LDAP as the COBOL of Identity?
By Clayton on May 08, 2008
Dave Kearns says LDAP is the COBOL of Identity.
Jeff Bohren says it's actually the SNMP of Identity.
So now that we're talking about LDAP's role in the universe...
There's no pressing need to get rid of LDAP in existing applications. None at all. It works. The applications support it and will continue to support it indefinitely.
Even in next-generation application I see LDAP support being integrated -- hardly what I see of COBOL and not as the afterthought that SNMP always seems to be.
What does this say about any future identity services?
They must support LDAP-enabled applications.
Does this mean that they will only support LDAP? No.
Does this mean that we shouldn't move new applications to frameworks like the Identity Governance Framework that make it exponentially easier to build identity-aware applications? No.
It simply means that if you want your existing applications to support your new identity service, it had better support LDAP or most of what you have won't work with it.
That said, movement requires motivation. If LDAP is good enough, we'll be talking about next generation identity services for a dozen years before anything meaningful gets shipped. After all, it was almost a decade ago that Bowstreet and others talked about replacing LDAP with DSML. This went nowhere.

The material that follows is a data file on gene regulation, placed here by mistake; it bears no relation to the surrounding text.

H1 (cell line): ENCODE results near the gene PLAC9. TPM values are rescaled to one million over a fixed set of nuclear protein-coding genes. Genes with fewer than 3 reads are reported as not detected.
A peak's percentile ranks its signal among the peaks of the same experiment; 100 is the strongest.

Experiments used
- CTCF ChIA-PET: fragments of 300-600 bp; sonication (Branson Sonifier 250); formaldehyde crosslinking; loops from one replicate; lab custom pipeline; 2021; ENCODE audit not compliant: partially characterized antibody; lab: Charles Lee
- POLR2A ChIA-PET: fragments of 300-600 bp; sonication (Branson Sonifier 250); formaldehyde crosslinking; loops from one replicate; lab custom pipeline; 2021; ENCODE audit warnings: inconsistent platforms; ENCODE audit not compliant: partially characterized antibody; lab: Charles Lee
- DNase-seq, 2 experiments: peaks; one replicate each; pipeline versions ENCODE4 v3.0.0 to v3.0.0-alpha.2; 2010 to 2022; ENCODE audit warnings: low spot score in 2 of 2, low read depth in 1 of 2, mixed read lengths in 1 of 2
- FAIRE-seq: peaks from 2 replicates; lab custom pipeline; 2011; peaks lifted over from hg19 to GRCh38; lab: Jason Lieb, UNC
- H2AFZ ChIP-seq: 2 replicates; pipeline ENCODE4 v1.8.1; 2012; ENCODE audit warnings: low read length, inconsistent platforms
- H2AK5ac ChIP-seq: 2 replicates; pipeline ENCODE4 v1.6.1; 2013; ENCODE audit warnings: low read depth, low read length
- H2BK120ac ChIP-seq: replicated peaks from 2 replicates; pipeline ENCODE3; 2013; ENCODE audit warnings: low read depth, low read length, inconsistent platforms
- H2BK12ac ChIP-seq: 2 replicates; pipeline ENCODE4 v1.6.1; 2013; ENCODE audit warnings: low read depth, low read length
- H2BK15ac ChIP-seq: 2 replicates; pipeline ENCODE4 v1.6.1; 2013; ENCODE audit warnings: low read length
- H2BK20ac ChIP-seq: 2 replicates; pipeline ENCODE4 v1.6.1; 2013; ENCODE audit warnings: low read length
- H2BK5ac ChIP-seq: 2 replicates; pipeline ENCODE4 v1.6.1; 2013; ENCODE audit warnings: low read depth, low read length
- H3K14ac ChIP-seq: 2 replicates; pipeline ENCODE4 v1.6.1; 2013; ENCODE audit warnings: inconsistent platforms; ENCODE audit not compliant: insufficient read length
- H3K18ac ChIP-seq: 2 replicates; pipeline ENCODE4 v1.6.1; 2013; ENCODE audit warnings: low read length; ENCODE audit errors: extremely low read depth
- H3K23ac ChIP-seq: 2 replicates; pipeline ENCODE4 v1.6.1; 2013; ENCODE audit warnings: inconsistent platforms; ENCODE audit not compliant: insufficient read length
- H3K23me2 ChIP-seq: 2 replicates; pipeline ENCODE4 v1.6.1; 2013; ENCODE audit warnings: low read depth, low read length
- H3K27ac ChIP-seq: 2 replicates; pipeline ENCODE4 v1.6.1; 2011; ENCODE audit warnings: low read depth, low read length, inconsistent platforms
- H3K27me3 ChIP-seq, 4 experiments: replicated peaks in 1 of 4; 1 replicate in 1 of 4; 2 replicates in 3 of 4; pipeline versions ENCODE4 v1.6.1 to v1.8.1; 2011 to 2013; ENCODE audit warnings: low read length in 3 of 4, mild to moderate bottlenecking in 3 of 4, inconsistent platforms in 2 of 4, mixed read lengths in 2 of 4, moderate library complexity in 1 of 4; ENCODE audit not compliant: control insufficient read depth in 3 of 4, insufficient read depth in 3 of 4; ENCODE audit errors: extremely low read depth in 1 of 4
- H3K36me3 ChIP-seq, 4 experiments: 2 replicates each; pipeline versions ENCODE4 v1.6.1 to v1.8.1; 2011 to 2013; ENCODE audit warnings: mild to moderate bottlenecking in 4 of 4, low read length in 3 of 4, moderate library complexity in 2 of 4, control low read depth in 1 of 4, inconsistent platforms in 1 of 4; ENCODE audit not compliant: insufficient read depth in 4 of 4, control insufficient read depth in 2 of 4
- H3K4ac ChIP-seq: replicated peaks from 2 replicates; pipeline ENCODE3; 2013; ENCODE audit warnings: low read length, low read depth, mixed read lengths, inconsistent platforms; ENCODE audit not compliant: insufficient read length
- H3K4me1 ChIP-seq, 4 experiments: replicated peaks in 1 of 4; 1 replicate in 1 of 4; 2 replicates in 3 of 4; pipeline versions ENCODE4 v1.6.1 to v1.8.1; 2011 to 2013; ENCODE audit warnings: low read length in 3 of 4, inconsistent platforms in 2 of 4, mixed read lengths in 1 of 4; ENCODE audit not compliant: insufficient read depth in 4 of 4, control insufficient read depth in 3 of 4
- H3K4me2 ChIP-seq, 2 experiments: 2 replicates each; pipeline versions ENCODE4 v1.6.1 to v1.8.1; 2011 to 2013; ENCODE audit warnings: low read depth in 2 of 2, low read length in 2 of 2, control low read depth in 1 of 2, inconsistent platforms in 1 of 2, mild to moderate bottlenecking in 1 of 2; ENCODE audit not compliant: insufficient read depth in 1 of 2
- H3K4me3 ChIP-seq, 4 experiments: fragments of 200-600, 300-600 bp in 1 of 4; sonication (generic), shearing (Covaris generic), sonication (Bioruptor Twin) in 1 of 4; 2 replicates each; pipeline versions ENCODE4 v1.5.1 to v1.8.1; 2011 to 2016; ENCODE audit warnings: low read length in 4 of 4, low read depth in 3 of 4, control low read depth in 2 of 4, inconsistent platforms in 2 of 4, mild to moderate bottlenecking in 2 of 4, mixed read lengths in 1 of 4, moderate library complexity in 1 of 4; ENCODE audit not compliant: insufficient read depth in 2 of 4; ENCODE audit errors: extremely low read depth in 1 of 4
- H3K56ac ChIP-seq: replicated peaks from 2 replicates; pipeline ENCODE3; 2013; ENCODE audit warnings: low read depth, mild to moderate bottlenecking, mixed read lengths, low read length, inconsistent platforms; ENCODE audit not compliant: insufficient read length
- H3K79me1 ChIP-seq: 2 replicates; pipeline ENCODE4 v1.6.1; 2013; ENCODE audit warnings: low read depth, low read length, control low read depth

So what great advance would provide this motivation? It won't be security, audit, and compliance. These things can be achieved today with LDAP and strong identity management software. If you can do it today, why rework everything?
What's likely to drive the move from LDAP to identity services is the enablement of new applications that have enormous potential for driving business growth.
An application that can take advantage of the extensive information available around identity in a way that relates that identity to its peers, communication, transactions, and other elements can really contribute to business. Since the full picture of identity and its relationships is much richer than LDAP's information model can describe, we will then need to move beyond the LDAP data model -- not by simply rewriting LDAP in XML, but by redefining what an identity representation for applications should look like.
There are many candidates for next-generation LDAP. Which one will win out? I've got my opinions, but in the end it may not matter.
Why? Because virtual directory technology insulates applications from the underlying changes in technology. This technology will easily adapt to add new listeners and adapters for emerging standards while retaining LDAP for the applications that have been written and will continue to be written to that model.